When writing a series, choosing both the point of view characters and point of view style are HUGE decisions an author must make.
AVALANCHE is the third book in the Stone Mountain Mystery Series and was released in June 2016. When I first started writing the series, I thought I was writing a standalone novel. Of course my characters took over, and now I have a series.
Early on, I decided to write in close third person from multiple points of view. Little did I know, that once I made that decision, I would have to stick to that for the rest of the series.
The second question in Top 3 Story Editing Questions For Fiction Writers was “Who has the point of view?”
Here are two questions to ask yourself when you begin your novel. And when you ask these questions of yourself, don’t assume you’ll be writing a standalone novel. You just never know.
1. Do you plan to switch POV characters?
If you’re going to have multiple POVs in your novel, it’s important to let your reader know this early on in the story.
It could be jarring for a reader to get half way through a novel, and the POV is ripped from underneath their feet and a new character steps in.
Changing POVs in the first few chapters will warn the reader this is your style, and hopefully, they’ll enjoy your book more. They’ll expect different characters to have their say, to drive the novel, and to provide surprises. They won’t get so attached to one POV character that they can’t bear the change and toss the novel aside.
2. What POV type will you choose?
When you choose the type of point of view to write from, consider what it will take to be consistent for an entire novel or several novels.
- If you chose first person, do you stay in first person? Do you reference anything the first person character can’t possibly know?
- For third person, are you writing third person, third person limited, or omniscient? Once you make the choice, it’s important to be consistent and only change the style if you make a conscious decision to do so.
For the second book in your series, follow the same POV pattern you used in the first. Your readers will expect a similar style and voice in the second and following books.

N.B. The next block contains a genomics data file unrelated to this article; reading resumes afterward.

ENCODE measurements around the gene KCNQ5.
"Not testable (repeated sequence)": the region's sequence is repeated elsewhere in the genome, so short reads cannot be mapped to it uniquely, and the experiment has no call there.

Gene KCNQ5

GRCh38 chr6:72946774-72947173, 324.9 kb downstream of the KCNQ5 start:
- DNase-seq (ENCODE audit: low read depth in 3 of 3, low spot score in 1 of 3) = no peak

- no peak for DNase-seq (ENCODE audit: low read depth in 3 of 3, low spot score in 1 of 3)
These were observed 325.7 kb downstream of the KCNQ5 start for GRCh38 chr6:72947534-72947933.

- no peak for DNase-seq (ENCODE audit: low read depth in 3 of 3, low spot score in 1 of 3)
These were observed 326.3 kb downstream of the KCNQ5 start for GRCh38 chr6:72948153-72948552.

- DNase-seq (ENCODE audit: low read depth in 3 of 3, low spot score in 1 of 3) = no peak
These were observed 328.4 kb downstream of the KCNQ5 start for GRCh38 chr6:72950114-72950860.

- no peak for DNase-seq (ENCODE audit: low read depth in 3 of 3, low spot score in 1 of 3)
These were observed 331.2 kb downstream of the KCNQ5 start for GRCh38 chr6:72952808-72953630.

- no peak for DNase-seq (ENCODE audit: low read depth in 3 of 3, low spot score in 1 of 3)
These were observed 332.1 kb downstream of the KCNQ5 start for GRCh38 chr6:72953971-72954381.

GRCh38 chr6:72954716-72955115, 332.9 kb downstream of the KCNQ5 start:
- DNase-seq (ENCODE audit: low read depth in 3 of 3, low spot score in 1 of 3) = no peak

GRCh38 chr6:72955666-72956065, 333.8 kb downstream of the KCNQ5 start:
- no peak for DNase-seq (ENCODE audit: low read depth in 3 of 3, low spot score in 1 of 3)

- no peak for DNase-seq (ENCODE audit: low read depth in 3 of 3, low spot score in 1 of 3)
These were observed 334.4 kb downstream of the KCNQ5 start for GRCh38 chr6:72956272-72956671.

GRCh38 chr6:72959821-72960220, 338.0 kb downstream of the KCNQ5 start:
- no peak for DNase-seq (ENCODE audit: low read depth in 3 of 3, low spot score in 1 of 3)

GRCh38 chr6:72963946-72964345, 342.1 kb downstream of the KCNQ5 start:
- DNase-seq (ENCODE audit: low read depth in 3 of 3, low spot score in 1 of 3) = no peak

Books I’ve Read and Recommend on POV
The Power of Point of View by Alicia Rasley
Characters and Viewpoint by Orson Scott Card
Characters, Emotions and Viewpoint by Nancy Kress
How Fictionary Can Help You With POV Characters
If you’ve written your draft from multiple points of view, Fictionary will help you make sure you’re making the best use of the POV characters.
When thinking about which character should have the POV in each scene, ask yourself:
- Who is in the scene and who is just mentioned?
- Who is the best choice for the POV character for the scene?
- What is the POV character’s goal for the scene?
Who Is In The Scene?
In Fictionary, you can visualize who is in each scene and who is mentioned. Seeing your character names will help you decide if you’ve chosen the best POV character for the scene.
Who did you choose for a POV character and what is the goal?
Here is an example of how to answer these 3 questions using my novel DESCENT. The characters in the scene are shown above. The point of view character is Kalin Thompson (she’s also the protagonist), and her goal is to search the ski-tuning room.
Evaluate each scene to ensure the reader will understand the answers to the 3 questions. You can show, tell, or imply the answers. It’s up to you to find the right balance. The more important the event, the more you should show the reader what’s happening. The less important events can be told quickly, so the reader can move on to the good stuff.
Balance The Point Of View Characters
To help you visualize the balance of your POV characters, Fictionary shows you how many POV scenes each character has, the order they have the POV, and the percentage of POV scenes compared to other characters.
Below you can see Kalin Thompson has the most POV scenes (good because she’s the protagonist), Ben has the next (also good because he’s her love interest) and so on. The initials on the bottom show you the order. The green means a character has had 3 scenes in a row where he/she is the POV character.
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